First, the function [foldc] should be defined, using the supplementary [eqfx].

Definition eq_corx {X : Type} (eqfx : X -> X -> bool) :=
  forall (x y : X), x = y <-> eqfx x y = true.

Definition foldc {X: Type} {eqfx} : @eq_corx X eqfx -> X -> list X ->  nat  :=

With [foldc], I would like to prove these 2 theorems below.


Theorem foldc1  {X : Type} {eqfx} (eqx: eq_corx eqfx): 
  forall (l : list X),
    (forall (x:X), foldc eqfx x l = 0) <-> l = nil.

I tried to prove by induction on l, but I'm stuck.


Theorem foldc2 {X : Type} {eqfx} : 
    forall (l : list X) (eqx: eq_corx eqfx) (x y : X), 
    x = y <-> foldc eqx y (x::l)  = S (foldc eqx y l).

I tried unfolding [foldc], it didn't help unfortunately.

By the way, this is how [fold_right] is defined, which should help defining [foldc]:

Print fold_right.
fun (A B : Type) (f : B -> A -> A) (a0 : A) =>
fix fold_right (l : list B) : A :=
  match l with
  | [] => a0
  | b :: t => f b (fold_right t)
     : forall A B : Type, (B -> A -> A) -> A -> list B -> A
  • $\begingroup$ Have you tried proving your theorems on paper? What makes you think they are true? As a hint: when unfolding count_fold, you get stuck on some eqf x y. In general, this does not help, but if you are stuck on eqf x x then by your hypothesis on eqf, this should be true, which would unblock the computation. Equivalently, try and prove what count_fold eq x (x::l) is equal to. $\endgroup$ Jun 14 at 14:22
  • $\begingroup$ I reverted the question because it was a lot less clear than the original question. In particular, your edit lacked any context and left out the definition of eq_corx. I'm not sure why you felt you needed to rename things that way. Feel free to rename things but please try to not make things more confusing in the process. $\endgroup$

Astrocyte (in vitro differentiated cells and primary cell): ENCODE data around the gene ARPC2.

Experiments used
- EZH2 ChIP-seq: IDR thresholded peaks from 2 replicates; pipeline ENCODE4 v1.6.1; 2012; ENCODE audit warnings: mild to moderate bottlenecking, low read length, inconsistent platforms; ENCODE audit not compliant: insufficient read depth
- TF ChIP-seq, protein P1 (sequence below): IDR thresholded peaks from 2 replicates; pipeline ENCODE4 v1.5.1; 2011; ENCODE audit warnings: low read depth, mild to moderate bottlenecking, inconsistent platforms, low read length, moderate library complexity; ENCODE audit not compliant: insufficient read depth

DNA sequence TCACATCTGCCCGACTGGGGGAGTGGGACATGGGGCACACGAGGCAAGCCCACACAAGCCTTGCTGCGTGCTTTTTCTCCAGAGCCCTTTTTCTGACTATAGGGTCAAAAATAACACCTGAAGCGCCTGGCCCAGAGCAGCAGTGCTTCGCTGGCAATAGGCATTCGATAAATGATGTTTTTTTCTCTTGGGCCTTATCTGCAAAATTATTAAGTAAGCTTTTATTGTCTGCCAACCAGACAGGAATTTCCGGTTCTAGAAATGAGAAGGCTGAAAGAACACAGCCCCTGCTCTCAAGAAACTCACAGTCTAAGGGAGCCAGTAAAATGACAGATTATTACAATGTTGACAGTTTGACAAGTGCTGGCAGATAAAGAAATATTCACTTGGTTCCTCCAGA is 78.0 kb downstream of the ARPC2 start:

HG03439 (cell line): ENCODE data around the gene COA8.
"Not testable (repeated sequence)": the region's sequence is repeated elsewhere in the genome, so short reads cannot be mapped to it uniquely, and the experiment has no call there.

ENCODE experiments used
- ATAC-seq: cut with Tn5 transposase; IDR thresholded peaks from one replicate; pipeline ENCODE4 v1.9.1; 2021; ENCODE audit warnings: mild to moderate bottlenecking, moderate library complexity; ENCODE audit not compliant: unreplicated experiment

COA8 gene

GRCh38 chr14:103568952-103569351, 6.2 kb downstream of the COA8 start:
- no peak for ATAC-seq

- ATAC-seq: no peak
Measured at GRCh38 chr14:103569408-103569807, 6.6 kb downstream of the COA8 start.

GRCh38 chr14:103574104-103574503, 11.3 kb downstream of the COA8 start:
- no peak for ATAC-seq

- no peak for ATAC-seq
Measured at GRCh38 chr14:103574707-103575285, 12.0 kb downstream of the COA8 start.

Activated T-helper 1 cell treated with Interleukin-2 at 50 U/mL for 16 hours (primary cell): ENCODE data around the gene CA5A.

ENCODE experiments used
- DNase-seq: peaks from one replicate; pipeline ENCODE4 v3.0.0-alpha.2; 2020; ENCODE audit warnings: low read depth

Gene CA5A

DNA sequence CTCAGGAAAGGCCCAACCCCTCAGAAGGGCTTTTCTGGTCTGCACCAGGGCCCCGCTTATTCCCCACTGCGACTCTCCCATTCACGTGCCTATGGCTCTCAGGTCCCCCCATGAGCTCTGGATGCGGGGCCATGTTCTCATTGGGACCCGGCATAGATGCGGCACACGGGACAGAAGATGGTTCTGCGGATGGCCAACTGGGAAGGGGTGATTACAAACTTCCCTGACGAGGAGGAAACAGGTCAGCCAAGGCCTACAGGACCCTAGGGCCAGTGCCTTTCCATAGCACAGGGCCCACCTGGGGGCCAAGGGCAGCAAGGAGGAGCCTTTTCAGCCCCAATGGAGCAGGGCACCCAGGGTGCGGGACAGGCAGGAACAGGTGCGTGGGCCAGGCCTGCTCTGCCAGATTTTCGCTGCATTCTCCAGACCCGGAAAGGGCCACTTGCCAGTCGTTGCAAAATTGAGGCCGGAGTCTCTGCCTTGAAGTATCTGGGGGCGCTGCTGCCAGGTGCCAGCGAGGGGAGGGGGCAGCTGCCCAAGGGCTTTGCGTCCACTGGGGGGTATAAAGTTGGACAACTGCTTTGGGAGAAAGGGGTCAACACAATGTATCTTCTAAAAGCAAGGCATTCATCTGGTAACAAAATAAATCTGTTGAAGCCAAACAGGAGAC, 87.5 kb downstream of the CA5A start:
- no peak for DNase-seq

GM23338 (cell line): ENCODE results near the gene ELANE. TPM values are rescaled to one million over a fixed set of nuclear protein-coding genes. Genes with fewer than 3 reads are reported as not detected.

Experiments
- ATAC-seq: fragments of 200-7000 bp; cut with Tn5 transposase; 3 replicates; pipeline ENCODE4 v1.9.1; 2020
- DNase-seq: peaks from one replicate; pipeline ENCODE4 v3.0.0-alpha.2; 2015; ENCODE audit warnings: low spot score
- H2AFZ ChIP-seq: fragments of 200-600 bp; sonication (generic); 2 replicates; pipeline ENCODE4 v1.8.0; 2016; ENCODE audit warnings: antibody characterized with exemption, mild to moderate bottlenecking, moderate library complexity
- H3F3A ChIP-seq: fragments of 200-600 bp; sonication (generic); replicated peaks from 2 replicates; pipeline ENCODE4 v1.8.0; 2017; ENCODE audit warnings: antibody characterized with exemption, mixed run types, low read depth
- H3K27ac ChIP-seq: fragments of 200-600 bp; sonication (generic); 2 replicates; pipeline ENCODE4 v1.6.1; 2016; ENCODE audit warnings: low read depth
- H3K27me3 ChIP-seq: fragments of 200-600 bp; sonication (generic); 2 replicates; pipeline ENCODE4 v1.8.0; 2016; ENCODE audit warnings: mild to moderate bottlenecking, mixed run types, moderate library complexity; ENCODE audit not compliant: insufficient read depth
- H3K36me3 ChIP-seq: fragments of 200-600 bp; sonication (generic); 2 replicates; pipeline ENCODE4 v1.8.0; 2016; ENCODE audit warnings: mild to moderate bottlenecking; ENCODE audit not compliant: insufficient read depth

– Couchy
    Jun 17 at 23:04

1 Answer 1


You may simplify a little your definition of foldc (removing the hypothesis of correctness of eqfx.

Definition foldc {X: Type} (eqfx: X -> X -> bool) :
  X -> list X ->  nat  :=
  fun  x l =>
    fold_right (fun y n => if eqfx x y then n + 1 else n) 0 l.

Then you can prove your first theorem by induction on l. The only non-trivial subgoal which will appear will be of this form:

  l : list X
  IHl : (forall x : X, foldc eqfx x l = 0) <-> l = nil
  H : forall x : X, foldc eqfx x (a :: l) = 0
  a :: l = nil

Obviously, H will lead to a contradiction, when specialized to a.

Require Import Lia.

Theorem foldc1  {X : Type} {eqfx} (eqx: eq_corx eqfx): 
  forall (l : list X),
    (forall (x:X), foldc eqfx x l = 0) <-> l = nil.
  induction l.
  - split; trivial.
  -  split; [| discriminate].
     intro H.
     specialize (H a);  cbn in H; replace (eqfx a a) with true in H.
      exfalso;  lia.
      symmetry; red in eqx; now rewrite  <- eq.

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